The good news is that your bunny ear cactus can easily recover from frost damage if it was only exposed for a few hours. Still, it is better to avoid the damage altogether, so as winter approaches, bring your plant indoors where the temperature is more constant. Also, make sure not to place it near a frozen window. 

Even during winter, your plant still needs sufficient sunlight to stay healthy. If this is not possible, you can purchase an indoor grow light that mimics natural sunlight.

Sudden change in temperature

Another possible reason your bunny ear cactus may fall over is due to a significant jump or drop in temperature. If the plant has been dormant over the cold season, you may need to gradually introduce it to the outdoors when winter is over. Moreover, if your indoor temperature is a little high, the cactus may think it is summer and start searching for light. This may cause it to etiolate, or stretch out, and thus fall over.

In addition, watering your plant with cold water is not a good idea, as this can cause problems such as root rot. Use lukewarm water to keep your cactus in top shape.

Pest infestation

Pests such as mealybugs and aphids can significantly weaken your bunny ear cactus, and if not addressed in time, the plant may start to lean or fall over as it loses turgidity. One obvious sign that the plant is suffering from a pest infestation is when it starts turning white. Isolate the infected cactus right away to prevent the pests from spreading to your other plants.

Rubbing alcohol and neem oil are the best cures for pest infestations in succulents. SImply grab a q-tip dipped in alcohol to remove the bugs. Follow it up with a spray of neem oil for the most effective result.

Incorrect container size

In general, succulents like the bunny ear cactus do not like to be potted in large containers. Ideally, you should choose a container with just a little bit of extra space around the roots for them to grow into – one or two inches at most.

The most obvious reason you may need to transfer your cactus to a larger pot is when you start seeing its roots sticking out of the container. This means it has outgrown the container and is rootbound. Repotting can be done every two or three years, depending on how fast your cactus has grown.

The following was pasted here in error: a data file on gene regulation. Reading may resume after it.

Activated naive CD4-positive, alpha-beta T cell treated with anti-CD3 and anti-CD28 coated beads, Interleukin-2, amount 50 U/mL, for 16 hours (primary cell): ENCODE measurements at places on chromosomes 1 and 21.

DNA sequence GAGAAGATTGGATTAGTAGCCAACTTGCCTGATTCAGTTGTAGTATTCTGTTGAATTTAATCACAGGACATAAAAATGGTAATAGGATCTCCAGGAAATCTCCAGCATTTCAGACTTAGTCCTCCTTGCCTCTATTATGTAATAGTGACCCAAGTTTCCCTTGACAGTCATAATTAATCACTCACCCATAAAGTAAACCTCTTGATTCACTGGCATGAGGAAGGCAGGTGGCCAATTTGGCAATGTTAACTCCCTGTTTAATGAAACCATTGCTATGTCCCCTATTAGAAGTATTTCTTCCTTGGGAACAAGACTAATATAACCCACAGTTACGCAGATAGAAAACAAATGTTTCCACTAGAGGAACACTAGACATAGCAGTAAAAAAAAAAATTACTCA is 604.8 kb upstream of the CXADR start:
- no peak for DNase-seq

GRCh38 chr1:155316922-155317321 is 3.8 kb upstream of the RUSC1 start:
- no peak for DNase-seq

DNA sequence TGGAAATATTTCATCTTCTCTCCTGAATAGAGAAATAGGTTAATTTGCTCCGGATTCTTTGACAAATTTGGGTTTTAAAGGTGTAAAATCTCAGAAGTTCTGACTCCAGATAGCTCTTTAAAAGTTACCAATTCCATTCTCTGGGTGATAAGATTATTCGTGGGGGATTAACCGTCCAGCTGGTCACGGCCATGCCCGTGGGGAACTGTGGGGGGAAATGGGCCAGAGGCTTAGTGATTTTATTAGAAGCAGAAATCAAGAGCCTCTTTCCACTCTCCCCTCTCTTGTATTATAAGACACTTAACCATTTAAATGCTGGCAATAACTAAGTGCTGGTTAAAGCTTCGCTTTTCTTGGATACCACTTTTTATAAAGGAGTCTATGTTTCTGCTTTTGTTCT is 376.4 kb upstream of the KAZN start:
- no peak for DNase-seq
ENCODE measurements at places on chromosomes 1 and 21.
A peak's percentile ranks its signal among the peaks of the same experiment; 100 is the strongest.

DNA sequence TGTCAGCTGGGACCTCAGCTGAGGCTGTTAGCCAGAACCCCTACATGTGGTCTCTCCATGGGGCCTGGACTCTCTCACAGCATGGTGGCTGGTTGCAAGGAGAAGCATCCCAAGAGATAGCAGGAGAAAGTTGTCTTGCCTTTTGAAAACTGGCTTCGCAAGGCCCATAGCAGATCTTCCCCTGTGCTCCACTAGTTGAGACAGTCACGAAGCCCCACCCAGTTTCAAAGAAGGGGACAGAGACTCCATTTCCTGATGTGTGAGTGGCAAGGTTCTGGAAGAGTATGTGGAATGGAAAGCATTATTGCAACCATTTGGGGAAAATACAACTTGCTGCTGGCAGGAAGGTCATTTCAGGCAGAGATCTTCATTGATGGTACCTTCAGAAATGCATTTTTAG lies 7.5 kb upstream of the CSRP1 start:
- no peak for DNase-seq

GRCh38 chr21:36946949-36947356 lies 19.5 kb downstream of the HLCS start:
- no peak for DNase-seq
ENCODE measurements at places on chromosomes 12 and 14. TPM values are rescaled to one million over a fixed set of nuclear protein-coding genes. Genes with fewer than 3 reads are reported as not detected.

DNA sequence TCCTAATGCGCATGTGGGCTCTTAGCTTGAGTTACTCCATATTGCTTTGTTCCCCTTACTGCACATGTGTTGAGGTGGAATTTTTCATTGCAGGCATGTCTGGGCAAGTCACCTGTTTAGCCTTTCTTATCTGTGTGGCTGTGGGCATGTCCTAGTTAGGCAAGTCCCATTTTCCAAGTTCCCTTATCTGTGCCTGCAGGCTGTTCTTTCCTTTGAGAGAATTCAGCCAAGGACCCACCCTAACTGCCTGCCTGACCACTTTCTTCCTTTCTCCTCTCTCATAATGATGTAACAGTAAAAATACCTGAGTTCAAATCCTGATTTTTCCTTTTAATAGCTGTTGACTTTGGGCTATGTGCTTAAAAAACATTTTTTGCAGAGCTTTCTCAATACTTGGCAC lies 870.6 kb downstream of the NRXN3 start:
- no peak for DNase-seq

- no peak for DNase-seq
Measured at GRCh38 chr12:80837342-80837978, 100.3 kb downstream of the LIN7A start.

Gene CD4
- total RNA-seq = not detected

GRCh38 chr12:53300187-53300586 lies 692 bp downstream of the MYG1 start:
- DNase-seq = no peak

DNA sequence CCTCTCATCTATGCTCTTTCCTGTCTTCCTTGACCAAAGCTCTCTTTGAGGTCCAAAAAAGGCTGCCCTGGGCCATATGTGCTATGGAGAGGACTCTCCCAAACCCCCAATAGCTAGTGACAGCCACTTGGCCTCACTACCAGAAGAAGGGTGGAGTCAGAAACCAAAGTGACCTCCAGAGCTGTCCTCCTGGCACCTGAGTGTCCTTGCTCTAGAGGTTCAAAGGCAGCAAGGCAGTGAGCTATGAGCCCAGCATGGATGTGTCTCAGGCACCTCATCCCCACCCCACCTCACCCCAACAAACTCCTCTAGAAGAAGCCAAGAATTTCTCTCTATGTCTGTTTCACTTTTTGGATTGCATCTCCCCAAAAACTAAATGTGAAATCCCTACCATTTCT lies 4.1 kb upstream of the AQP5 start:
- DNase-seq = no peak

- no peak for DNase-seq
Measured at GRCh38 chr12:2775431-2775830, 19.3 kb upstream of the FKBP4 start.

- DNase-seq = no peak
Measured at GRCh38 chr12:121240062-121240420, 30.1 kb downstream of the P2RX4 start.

Using tap water to hydrate the plant could be another reason to repot your cactus. Tap water contains a lot of minerals that may accumulate in the soil over time and eventually cause root damage. However, avoid repotting your cactus while it is flowering. 

How to fix a droopy bunny ear cactus

Overwatering is the most common culprit if your bunny ear cactus is falling over or drooping. The first thing you should do in this case is transferred it to a dry container with good drainage. While it is unpotted, also check whether the roots are rotting. If they look mushy, trim off the damaged parts before repotting the plant in its new container.

Another tip to revive your cactus is to ensure that it gets enough sunlight. As mentioned above, succulents love warm temperatures as they are native to desert regions. 

If your bunny ear cactus has already started leaning or falling over, you can correct it with the use of sticks. Carefully insert the sticks into the pot to straighten the plant, making sure not to insert them deep enough to damage the roots. The sticks should serve as a firm support while your plant is recovering. Leave them there for a couple of weeks until your cactus is back to normal.

Wrapping it up

Growing a bunny ear cactus is relatively easy, even for novice gardeners. However, some problems may still arise while caring for your plant, despite it being highly adaptable and low-maintenance. When these issues are addressed right away, you can easily return your cactus to full health and enjoy it as a decorative plant, both indoors or out.

Image: istockphoto.com / Farknot_Architect